The following article first appeared in the opinion pages of the Hartford Courant.
We saw it coming a decade ago. Now it's here and a growing problem.
Connecticut's aerospace industry simply does not have enough skilled people to take over for retiring workers and accommodate growing demand. Nearly every member of our Aerospace Components Manufacturers trade group has job openings. We need qualified workers who can step into retirees' shoes with little discernible impact on productivity.
Unfortunately, although most of the people entering the job market are educated, not enough are specifically educated in high-tech aerospace manufacturing. Many states, including Connecticut, cut funding for vocational and technical training at a time when skilled workers are increasingly needed.
As more baby boomers retire, many of their employers are noting a clear skills shortage, leaving aerospace companies desperate to fill the technical jobs of operating the mostly computerized equipment that produces precision components for aircraft worldwide.
The issue is compounded by a recent surge in aerospace manufacturing in the defense and commercial sectors. It's a double-edged sword: The industry is booming, and the boomers are aging. We need an influx of skilled workers for both reasons.
Skills, Experience, Aptitude
According to a report from the Department of Defense, aerospace and defense companies are "faced with a shortage of qualified workers to meet current demands" and must "integrate a younger workforce with the right skills, aptitude, experience, and interest to step into the jobs vacated by senior-level engineers and skilled technicians' as they exit the workforce."
Experts differ on just how extensive the shortage of skilled workers is in our state and nationally. Statistics aside, there is no question that statewide and nationwide companies are finding it difficult to fill jobs, at a time when our state is looking to attract companies to Connecticut. It also is at a time when ACM members are working to bring new orders to our members from aircraft engine makers across the globe.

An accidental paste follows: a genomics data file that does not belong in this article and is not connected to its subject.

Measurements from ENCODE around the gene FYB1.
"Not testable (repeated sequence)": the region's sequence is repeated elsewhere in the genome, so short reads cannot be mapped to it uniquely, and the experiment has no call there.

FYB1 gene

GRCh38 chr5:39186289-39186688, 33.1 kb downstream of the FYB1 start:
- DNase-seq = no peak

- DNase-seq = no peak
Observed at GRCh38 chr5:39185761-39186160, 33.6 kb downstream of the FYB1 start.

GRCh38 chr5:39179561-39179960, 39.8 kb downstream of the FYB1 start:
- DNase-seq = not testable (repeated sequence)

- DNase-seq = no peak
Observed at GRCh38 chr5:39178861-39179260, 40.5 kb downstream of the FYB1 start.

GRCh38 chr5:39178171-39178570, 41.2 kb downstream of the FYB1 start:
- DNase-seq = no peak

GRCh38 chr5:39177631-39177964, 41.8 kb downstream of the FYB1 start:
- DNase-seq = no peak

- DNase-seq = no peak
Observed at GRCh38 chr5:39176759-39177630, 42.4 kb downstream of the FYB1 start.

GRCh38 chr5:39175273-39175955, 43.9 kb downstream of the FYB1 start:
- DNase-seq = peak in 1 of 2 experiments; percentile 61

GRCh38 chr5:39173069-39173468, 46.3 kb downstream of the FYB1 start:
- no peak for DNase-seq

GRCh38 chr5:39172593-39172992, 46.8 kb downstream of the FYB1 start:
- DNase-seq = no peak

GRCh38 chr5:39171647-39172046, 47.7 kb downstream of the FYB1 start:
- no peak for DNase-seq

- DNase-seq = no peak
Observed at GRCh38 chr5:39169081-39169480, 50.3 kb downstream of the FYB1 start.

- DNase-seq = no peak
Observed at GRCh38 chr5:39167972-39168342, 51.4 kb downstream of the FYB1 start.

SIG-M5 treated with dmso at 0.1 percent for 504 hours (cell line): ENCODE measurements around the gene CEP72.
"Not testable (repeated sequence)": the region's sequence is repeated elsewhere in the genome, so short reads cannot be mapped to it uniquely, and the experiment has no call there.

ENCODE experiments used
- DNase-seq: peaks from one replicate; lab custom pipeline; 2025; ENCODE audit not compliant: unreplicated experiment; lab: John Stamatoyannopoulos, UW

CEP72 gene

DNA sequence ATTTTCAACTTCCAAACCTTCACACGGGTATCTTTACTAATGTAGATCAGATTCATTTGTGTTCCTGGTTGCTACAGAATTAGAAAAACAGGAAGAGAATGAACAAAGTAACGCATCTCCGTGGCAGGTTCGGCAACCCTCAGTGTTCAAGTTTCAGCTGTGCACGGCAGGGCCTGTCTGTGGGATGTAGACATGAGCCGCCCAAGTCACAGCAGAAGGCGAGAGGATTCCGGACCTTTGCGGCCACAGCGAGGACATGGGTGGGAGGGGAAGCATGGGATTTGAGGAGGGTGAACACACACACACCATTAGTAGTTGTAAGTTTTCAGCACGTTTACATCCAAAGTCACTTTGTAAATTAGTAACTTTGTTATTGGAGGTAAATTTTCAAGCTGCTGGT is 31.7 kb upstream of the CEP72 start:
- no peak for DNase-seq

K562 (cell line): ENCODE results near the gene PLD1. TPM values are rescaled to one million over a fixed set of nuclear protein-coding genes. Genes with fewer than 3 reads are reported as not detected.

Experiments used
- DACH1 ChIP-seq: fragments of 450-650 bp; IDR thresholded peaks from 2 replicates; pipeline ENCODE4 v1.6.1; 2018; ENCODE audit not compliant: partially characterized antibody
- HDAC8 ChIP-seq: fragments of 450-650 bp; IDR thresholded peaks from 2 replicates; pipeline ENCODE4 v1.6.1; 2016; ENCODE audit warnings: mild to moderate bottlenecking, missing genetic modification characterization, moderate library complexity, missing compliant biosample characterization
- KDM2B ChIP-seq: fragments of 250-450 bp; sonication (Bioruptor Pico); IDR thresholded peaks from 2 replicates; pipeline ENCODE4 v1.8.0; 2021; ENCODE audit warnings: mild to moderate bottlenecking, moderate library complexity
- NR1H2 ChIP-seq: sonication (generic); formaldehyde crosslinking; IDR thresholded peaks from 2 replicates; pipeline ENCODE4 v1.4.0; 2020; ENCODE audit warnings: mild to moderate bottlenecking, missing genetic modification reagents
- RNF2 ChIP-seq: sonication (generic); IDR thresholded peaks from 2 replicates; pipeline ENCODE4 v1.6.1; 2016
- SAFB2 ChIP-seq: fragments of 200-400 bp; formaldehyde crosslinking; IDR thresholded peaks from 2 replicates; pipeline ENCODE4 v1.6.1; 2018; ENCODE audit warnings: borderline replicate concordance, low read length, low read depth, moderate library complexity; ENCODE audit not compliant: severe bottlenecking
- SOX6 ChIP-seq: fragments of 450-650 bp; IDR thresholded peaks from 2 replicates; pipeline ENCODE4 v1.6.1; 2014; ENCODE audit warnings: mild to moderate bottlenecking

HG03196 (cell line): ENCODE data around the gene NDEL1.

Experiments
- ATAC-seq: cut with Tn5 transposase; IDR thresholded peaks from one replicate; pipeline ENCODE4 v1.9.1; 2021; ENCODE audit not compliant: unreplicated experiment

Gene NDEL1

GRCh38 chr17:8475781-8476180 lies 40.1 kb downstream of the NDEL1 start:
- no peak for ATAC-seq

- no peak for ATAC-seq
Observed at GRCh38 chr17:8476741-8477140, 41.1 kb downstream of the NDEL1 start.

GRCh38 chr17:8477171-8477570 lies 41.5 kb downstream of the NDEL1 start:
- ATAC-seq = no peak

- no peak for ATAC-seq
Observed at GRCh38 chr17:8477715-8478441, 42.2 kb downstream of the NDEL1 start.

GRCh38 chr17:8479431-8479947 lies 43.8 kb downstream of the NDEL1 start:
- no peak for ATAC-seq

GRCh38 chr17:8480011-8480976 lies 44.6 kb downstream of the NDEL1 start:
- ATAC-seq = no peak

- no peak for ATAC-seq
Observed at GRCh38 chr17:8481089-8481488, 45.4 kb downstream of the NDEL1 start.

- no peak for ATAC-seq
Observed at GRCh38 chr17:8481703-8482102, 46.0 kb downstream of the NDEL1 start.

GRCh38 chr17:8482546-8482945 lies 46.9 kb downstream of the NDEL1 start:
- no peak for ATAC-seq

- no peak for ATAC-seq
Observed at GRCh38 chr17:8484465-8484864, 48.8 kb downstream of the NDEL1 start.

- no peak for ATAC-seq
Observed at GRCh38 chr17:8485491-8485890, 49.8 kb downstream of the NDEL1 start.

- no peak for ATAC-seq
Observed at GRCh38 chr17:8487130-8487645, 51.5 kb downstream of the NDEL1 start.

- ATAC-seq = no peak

"The need for skilled workers is real. Most companies in the aerospace supply chain in Connecticut rank this as their No. 1 challenge today," said Colin Cooper, co-executive chair of Whitcraft Group.
It's a double-edged sword: The industry is booming, and the boomers are aging.
"In addition, funding for programs such as the Manufacturing Innovation Fund is supporting vital initiatives in incumbent worker training, apprenticeships for new entrants into manufacturing and a myriad of other training, investment and manufacturing innovation and efficiency programs."
"However," Cooper added, "for Connecticut to capitalize on the current economic opportunities and remain competitive, and thrive, in a worldwide market, more emphasis must be placed on developing and growing the skilled workforce that has made Connecticut the world leader in aerospace manufacturing."
Today, manufacturing often requires post-secondary education, especially considering computerized production requires advanced training in math and science. True competence in modern manufacturing requires advanced education in either technical or scientific fields — and those jobs pay well.
On Nov. 7, ACM will host The Aerospace Alley Tradeshow & Future Work Force Opportunities Fair at the Connecticut Convention Center in Hartford. This is an opportunity for students and their parents to learn about burgeoning opportunities in the aerospace field in Connecticut.
I hope educators and legislators will take note. The manufacturers and the state of Connecticut cannot afford to lose these opportunities to other states or countries because we cannot meet the demand due to a lack of a qualified talent pool.
Essentially, there needs to be a further shift in educational priorities in Connecticut and, frankly, across the country. Our state legislature needs to step up even more than in the past to help emphasize technical training.
Tunxis Community College this year established the state's eighth manufacturing education program—a program that will accommodate only about 30 to 50 students. That's an important step… but only a small drop in the bucket.
Let's not stop there.
About the author: Paul Murphy is executive director of the Aerospace Components Manufacturers, a consortium of independent Connecticut aerospace manufacturers.